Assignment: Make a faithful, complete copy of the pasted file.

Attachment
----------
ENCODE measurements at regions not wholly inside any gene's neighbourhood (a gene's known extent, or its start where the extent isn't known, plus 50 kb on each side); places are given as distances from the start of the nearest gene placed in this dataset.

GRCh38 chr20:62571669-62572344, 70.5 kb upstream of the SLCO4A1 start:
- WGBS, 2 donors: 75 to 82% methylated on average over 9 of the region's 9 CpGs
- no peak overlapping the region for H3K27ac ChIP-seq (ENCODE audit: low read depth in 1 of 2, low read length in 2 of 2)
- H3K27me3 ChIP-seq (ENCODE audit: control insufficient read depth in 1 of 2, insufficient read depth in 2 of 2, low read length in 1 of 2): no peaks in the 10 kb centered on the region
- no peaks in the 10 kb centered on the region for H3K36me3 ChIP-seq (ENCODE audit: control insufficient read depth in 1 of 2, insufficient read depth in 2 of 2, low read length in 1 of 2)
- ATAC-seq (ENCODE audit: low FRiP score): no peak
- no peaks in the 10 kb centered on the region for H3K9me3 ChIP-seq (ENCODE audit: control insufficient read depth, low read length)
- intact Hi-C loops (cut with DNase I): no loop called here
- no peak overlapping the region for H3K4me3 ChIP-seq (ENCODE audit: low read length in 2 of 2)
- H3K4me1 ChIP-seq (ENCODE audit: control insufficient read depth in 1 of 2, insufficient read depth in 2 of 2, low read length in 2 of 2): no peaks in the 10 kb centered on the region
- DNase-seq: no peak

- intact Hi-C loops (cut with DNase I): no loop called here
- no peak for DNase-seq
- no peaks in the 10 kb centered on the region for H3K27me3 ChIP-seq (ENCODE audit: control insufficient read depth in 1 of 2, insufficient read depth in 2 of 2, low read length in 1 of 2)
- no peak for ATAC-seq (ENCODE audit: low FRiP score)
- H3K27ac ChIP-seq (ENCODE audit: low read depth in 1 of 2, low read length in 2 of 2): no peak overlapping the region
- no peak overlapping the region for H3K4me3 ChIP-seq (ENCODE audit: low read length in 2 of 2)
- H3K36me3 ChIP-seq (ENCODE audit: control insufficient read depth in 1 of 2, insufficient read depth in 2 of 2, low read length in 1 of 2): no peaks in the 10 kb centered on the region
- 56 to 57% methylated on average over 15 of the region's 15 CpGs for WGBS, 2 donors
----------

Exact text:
ENCODE measurements at regions not wholly inside any gene's neighbourhood (a gene's known extent, or its start where the extent isn't known, plus 50 kb on each side); places are given as distances from the start of the nearest gene placed in this dataset.

GRCh38 chr20:62571669-62572344, 70.5 kb upstream of the SLCO4A1 start:
- WGBS, 2 donors: 75 to 82% methylated on average over 9 of the region's 9 CpGs
- no peak overlapping the region for H3K27ac ChIP-seq (ENCODE audit: low read depth in 1 of 2, low read length in 2 of 2)
- H3K27me3 ChIP-seq (ENCODE audit: control insufficient read depth in 1 of 2, insufficient read depth in 2 of 2, low read length in 1 of 2): no peaks in the 10 kb centered on the region
- no peaks in the 10 kb centered on the region for H3K36me3 ChIP-seq (ENCODE audit: control insufficient read depth in 1 of 2, insufficient read depth in 2 of 2, low read length in 1 of 2)
- ATAC-seq (ENCODE audit: low FRiP score): no peak
- no peaks in the 10 kb centered on the region for H3K9me3 ChIP-seq (ENCODE audit: control insufficient read depth, low read length)
- intact Hi-C loops (cut with DNase I): no loop called here
- no peak overlapping the region for H3K4me3 ChIP-seq (ENCODE audit: low read length in 2 of 2)
- H3K4me1 ChIP-seq (ENCODE audit: control insufficient read depth in 1 of 2, insufficient read depth in 2 of 2, low read length in 2 of 2): no peaks in the 10 kb centered on the region
- DNase-seq: no peak

- intact Hi-C loops (cut with DNase I): no loop called here
- no peak for DNase-seq
- no peaks in the 10 kb centered on the region for H3K27me3 ChIP-seq (ENCODE audit: control insufficient read depth in 1 of 2, insufficient read depth in 2 of 2, low read length in 1 of 2)
- no peak for ATAC-seq (ENCODE audit: low FRiP score)
- H3K27ac ChIP-seq (ENCODE audit: low read depth in 1 of 2, low read length in 2 of 2): no peak overlapping the region
- no peak overlapping the region for H3K4me3 ChIP-seq (ENCODE audit: low read length in 2 of 2)
- H3K36me3 ChIP-seq (ENCODE audit: control insufficient read depth in 1 of 2, insufficient read depth in 2 of 2, low read length in 1 of 2): no peaks in the 10 kb centered on the region
- 56 to 57% methylated on average over 15 of the region's 15 CpGs for WGBS, 2 donors